When working on group data projects, one of the most common challenges that teams face is difficulty sharing work in a transparent and efficient way. A collaborative data science platform, though, can help alleviate some common pains around disparate technical skill sets, lack of visibility into teammates’ logic and processes, and project communications and oversight by project owners.
Imagine playing on a sports team where players on the field are all simultaneously following their own interpretations of the game strategy, and each is making only the moves that align with their personal strengths, but without coordination with others. I imagine there would be a lot of missed passes, failed shots, and frustrated players and coaches. Let’s see how this analogy applies to data science.
From the outside, the perception of data science projects is that the teams comprise – no surprise here – data scientists.
In reality, however, when working on shared data projects, we have a lot of different players: the analytics team lead, the project manager, business analysts, data engineers, data scientists, MLOps, DevOps, and so on. So conceptually, the field may look more varied than originally anticipated. Different positions serve different purposes, just like in sports.
One of the most common challenges that teams face is difficulty coordinating work in a transparent and efficient way. Sometimes that’s because each person is working independently on their machine with local copies of files. Maybe it’s because some people have deep domain expertise, but no formal data science training, and vice versa.
Other times, the challenge is that some team members prefer to use low or no-code visual tools to work with data, while others prefer a code-first approach. In the end, each person has a hard time understanding – much less replicating – what other people are exactly doing in their particular parts of the workstream.
In all these cases, the impact of these disconnects can lead to inefficiencies at best, and lower-quality outcomes and data products at worst.
I believe that collaborative data science is not only possible, but absolutely critical to organizations that want to scale AI. By embracing the different strengths and technical skill sets of various contributors and enabling them to consolidate their work in a governed and organized way, you can ease these types of pains, and allow teams to develop data products both faster and more effectively.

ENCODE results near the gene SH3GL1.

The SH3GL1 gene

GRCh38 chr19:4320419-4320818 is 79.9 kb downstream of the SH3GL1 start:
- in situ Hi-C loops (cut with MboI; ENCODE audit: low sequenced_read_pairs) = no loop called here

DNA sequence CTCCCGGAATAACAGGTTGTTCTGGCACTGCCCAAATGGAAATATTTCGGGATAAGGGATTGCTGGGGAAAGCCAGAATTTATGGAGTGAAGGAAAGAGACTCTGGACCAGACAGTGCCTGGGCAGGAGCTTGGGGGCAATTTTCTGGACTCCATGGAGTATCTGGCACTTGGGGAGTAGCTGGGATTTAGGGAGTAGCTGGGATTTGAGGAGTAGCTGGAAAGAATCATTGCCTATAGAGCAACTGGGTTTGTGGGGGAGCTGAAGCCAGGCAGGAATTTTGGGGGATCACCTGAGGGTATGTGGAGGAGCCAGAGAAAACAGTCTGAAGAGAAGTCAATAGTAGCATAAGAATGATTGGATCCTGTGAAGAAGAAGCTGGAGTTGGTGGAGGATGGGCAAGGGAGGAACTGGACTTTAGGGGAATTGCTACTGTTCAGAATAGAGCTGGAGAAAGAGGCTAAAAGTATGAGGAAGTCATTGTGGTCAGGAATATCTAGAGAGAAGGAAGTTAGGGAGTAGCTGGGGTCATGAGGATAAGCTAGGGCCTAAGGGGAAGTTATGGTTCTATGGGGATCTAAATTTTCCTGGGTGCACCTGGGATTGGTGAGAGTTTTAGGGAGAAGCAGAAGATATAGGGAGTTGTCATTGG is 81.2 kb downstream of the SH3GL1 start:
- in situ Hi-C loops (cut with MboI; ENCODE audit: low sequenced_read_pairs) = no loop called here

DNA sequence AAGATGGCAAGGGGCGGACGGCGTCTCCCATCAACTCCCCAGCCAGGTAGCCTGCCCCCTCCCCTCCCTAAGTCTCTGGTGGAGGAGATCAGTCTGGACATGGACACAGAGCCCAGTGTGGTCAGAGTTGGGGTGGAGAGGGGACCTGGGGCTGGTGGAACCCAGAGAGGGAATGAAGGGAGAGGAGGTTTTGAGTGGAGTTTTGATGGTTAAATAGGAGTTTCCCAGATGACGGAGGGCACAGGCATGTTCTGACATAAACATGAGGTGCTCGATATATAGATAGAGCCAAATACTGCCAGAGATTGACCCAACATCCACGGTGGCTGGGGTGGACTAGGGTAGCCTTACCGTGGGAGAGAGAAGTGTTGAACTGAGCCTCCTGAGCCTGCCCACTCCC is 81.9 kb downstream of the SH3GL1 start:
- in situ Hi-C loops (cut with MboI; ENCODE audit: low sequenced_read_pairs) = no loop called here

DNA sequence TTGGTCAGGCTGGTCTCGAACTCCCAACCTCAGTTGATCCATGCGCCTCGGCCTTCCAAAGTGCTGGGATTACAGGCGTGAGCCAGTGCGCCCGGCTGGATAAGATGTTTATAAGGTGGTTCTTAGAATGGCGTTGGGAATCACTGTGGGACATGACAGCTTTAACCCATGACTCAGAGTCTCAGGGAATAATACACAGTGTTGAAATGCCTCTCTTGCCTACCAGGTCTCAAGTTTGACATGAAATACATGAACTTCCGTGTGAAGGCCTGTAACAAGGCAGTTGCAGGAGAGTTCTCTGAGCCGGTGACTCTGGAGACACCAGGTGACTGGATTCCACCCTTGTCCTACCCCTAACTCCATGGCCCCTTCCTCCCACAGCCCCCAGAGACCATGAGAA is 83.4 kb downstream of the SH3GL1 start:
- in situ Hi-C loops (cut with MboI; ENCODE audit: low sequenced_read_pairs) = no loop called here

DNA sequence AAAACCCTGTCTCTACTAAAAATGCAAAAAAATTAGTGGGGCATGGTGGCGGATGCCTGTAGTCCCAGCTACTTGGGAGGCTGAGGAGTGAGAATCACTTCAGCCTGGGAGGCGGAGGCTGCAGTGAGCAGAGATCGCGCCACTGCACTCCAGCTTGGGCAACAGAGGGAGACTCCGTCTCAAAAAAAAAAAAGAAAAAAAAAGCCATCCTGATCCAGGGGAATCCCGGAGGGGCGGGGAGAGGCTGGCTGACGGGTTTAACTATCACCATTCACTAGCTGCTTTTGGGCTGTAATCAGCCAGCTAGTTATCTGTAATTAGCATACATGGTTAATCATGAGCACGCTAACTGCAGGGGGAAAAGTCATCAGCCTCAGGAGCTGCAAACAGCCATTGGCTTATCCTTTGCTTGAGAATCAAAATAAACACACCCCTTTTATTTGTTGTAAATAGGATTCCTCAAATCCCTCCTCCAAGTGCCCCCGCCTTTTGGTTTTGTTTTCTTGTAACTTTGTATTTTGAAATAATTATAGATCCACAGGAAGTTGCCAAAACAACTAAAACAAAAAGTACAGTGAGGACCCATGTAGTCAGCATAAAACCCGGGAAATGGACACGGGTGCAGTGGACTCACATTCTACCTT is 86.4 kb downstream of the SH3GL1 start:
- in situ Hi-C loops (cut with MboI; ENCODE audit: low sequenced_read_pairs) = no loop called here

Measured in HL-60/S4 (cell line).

When you look for a platform to enable teams to collaborate on shared AI projects, it’s vital to look for an end-to-end set of capabilities that allow data analysts, data scientists, and other profiles to access and prepare data, build and deploy machine learning models, and visualize and operationalize results.
But, when I talk to teams working to ensure that data isn’t siloed into data teams, they cite their love for platforms that also help with housekeeping and administration because they:
- Facilitate collaboration, project communication, and oversight by mission owners;
- Foster efficiency and reuse, as we recognize teams will have new technologies, new people, and new processes coming online all the time. For example, when a new team member joins a project midstream, they can quickly get up to speed by reading the project wiki or inspecting the flow to understand the design of the pipeline.
- Allow for visibility and governance, so there is a visual representation of all the transformations data undergoes, and users’ actions are logged so teams know who did what and when.
The features outlined above are just a few of the ways the right data science tool can reduce the black-box effect, help different personas seamlessly contribute to the same project, and keep communication flowing. In the end, the team dynamic we want to foster is one where all the players use the same playbook, doing their part towards a shared goal and a win.